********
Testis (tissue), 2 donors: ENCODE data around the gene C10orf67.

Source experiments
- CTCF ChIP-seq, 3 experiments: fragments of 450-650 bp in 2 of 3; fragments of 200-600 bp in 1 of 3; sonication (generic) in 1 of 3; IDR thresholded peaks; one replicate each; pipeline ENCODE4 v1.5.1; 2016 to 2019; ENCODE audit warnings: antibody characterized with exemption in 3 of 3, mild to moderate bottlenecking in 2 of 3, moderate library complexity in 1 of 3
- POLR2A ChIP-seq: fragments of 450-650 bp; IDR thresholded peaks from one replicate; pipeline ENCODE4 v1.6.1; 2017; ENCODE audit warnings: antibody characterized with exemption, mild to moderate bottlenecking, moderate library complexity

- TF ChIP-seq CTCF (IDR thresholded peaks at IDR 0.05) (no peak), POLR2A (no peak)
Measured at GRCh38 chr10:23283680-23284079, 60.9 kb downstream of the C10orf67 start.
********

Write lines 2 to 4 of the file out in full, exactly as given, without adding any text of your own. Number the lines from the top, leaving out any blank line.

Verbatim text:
Source experiments
- CTCF ChIP-seq, 3 experiments: fragments of 450-650 bp in 2 of 3; fragments of 200-600 bp in 1 of 3; sonication (generic) in 1 of 3; IDR thresholded peaks; one replicate each; pipeline ENCODE4 v1.5.1; 2016 to 2019; ENCODE audit warnings: antibody characterized with exemption in 3 of 3, mild to moderate bottlenecking in 2 of 3, moderate library complexity in 1 of 3
- POLR2A ChIP-seq: fragments of 450-650 bp; IDR thresholded peaks from one replicate; pipeline ENCODE4 v1.6.1; 2017; ENCODE audit warnings: antibody characterized with exemption, mild to moderate bottlenecking, moderate library complexity